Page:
The National Masquerade Day of Costa Rica is the holiday where both children and adults are chased by a giant devil. It is celebrated with the Pisuicas, the Llorona, the Segua and other legendary characters.
The traditional Costa Rican Masquerade is a tradition that has roots in the colonial era of the country, and currently continues to be very popular. Its origin seems to be the product of colonial and Native American festive practices. It is related to the Spanish holiday of the “giants and bigheads”, with direct influences from indigenous communities, which gives its origin a pluricultural and syncretic character.
The different characters represented by the masks created to receive the name of “mantudos” or clowns, and are characterized by strolling through the streets of the villages during the various popular or religious festivities chasing the attendees, dancing to the sound of “Cimarron” (Maroon) music and accompanied by fireworks.
What is a Masquerade?
In Costa Rica, we have all celebrated the sound of Maroon music at some point. In this celebration, there is no lack of frights and laughter. The “mantudos” or “clowns”, as they are called are responsible for chasing all those present and nobody is spared! Some of the characters that can not be missed are the Devil, Death, the Headless Father and, of course, the famous Giganta, inspired by the “plated” ladies of colonial Costa Rica. Without a doubt, the best way to know more about what a masquerade is to live it.
Before the arrival of the Spaniards to the territory of Costa Rica in the 16th century, the aboriginal peoples had some traditions that included the elaboration and use of masks. The most prominent of these traditions, which has come to the present, is the game of the “Devils of Boruca”. This festival of indigenous Boruca roots before the Conquest involves the elaboration of masks based on raft wood, with which the participants of the play of the devils disguise themselves. It takes place between December 31 and January 2 of each year.
In archaeological excavations carried out in the southern area of Costa Rica, where the Borucas tribes lived, there have been discovered gold pieces that represent masked characters, as well as dancers and musicians. After the Conquest, a new element was added, the bull, a character that represents the Spanish conqueror. Pre-Hispanic masks were made of diverse materials (clay, volcanic stone, wood, and jade), they were colored with natural pigments, and their themes were typical of the indigenous world view. The masked characters performed ritual dances, which gave them a privileged place and empowered them in indigenous society, as it was interpreted to be transformed or possessed by the deity that represented the mask.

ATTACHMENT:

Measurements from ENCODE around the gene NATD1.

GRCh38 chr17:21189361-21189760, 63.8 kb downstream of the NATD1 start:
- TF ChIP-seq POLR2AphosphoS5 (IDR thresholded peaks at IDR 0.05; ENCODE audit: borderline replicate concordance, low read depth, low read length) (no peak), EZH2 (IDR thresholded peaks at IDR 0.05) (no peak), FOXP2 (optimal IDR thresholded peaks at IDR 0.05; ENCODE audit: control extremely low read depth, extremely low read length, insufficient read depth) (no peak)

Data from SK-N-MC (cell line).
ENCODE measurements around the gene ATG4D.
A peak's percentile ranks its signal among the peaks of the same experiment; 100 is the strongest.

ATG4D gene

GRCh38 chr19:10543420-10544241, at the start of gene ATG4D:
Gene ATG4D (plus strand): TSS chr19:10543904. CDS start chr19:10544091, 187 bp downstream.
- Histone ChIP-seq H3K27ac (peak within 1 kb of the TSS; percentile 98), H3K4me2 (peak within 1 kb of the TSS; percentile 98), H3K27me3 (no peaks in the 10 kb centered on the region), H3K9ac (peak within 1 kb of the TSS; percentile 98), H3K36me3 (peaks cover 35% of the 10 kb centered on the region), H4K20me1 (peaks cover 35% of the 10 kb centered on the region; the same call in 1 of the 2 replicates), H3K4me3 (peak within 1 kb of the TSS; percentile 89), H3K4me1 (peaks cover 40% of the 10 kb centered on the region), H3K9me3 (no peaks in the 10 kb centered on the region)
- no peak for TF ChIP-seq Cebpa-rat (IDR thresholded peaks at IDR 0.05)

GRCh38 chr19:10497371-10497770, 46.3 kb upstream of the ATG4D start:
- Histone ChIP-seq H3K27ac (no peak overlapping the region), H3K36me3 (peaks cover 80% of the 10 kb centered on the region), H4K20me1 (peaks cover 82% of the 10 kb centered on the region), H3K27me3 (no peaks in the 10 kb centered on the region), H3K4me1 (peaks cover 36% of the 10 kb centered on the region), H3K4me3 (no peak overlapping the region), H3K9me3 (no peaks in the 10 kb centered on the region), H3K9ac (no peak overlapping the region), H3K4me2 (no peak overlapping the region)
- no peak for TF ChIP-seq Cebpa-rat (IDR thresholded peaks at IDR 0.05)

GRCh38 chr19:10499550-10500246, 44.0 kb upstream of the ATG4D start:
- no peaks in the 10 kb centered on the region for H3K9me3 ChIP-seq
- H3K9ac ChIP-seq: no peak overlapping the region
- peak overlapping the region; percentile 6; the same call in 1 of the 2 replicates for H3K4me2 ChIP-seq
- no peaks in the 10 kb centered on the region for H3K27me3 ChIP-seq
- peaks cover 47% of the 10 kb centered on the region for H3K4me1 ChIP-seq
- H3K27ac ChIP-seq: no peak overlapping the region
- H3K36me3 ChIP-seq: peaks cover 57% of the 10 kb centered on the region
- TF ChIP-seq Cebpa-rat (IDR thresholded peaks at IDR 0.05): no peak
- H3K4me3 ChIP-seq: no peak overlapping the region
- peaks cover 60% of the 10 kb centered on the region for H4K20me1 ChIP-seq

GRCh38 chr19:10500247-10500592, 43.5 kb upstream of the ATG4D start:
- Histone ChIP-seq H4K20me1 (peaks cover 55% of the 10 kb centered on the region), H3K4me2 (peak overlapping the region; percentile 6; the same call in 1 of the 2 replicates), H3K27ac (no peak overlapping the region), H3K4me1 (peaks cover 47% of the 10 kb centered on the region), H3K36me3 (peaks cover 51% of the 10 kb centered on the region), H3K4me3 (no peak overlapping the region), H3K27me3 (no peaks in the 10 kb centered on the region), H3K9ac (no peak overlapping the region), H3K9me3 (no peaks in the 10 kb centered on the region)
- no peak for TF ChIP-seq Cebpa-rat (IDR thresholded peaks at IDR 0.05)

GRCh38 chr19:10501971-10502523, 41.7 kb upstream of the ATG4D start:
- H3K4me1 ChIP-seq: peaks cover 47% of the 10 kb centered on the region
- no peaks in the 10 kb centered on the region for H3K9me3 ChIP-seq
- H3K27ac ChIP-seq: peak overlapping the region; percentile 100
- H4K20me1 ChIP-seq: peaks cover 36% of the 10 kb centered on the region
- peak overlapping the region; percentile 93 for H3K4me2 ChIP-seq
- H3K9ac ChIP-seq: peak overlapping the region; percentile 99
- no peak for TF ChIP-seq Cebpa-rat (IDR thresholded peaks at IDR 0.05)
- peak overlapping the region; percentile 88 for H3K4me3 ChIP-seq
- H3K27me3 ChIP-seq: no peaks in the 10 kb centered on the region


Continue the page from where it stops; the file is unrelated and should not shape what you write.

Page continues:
Colonial-era: the “Parmampanes”
“Parmampanes” are considered as the immediate predecessors to the traditional masquerade as it is currently known they were groups of neighbors of generally humble condition, who disguised themselves in ridiculous costumes that used masks representing animals. During the colonial era, in the city of Cartago, before the start of bullfights during the popular or religious festivities, the parades included dancing and running around the audience.
In the Colony, the masks were made of paper mache. In them, there was a religious syncretism with Spanish, indigenous and African influences. Attendees dressed in blankets (where the term “mantudo” comes from), to which they made holes for the eyes, nose, and mouth, on which the masks were placed.
The festivities of “La Negrita”: the first Carthaginian masquerade
The first masquerade was organized in the town of Cartago by Rafael “Lito” Valerín, on August 2, 1824, for the occasion of the celebrations in honor of the Virgin of the Angels, Patroness of Costa Rica, affectionately called “La Negrita” by the Costa Rican people.
Rafael Valerín, born in the “Los Angeles barrio” of Cartago (also known as the Puebla de los Pardos, where according to legend, the image of the Virgin of the Angels appeared), was also a masked craftsman, plumber, hatmaker, and watchmaker. In 1824 he dedicated himself to the elaboration of puppets made out of the jícaro plant, also the manufacture of instruments such as guitars, violins, bandolines, and marimbas. Tradition tells that once, he, as a collaborator of the Church of the Virgin of the Angels, found an old trunk where masks of big heads of Spanish origin were kept. After closing the trunk out of fear, in another corner, he found another head mask. Valerín interpreted that as a message from the Virgin, and taking the head he had found, he built a wooden frame where he placed the mask, giving rise to the first “Giganta”. From there, Rafael Valerín made other masks using disposable paper, paste and sieve, which he mixed with the tradition of the “mantudos” (which were called some people who wrapped themselves in colored blankets with holes for the eyes and nose in the face), taking them out on the festivities to receive the pilgrims who approached to visit the Virgin of the Angels.
In 1918, Jesús Valerín, son of Rafael, continued the tradition and dedicated himself professionally to the manufacture of masquerades, using clay brought from “Tejar del Guarco”, paper, plaster, and wire. In 1930, in his old age, Jesús Valerín sold the molds of the masquerades to the brothers Pedro and Manuel Freer, who, for the first time, took the masquerade to the feasts of San José in Zapote.
The National Masquerade Day festivities include cultural and educational activities, elaboration and exhibition of masks, parades of the “mantos” accompanied by folk music, preparation and sale of typical foods, pyrotechnical games and tributes to prominent masqueraders. Each year, a National Meeting of the Traditional Costa Rican Masquerade is organized in one of the cantons of the country exhibiting this great mask tradition.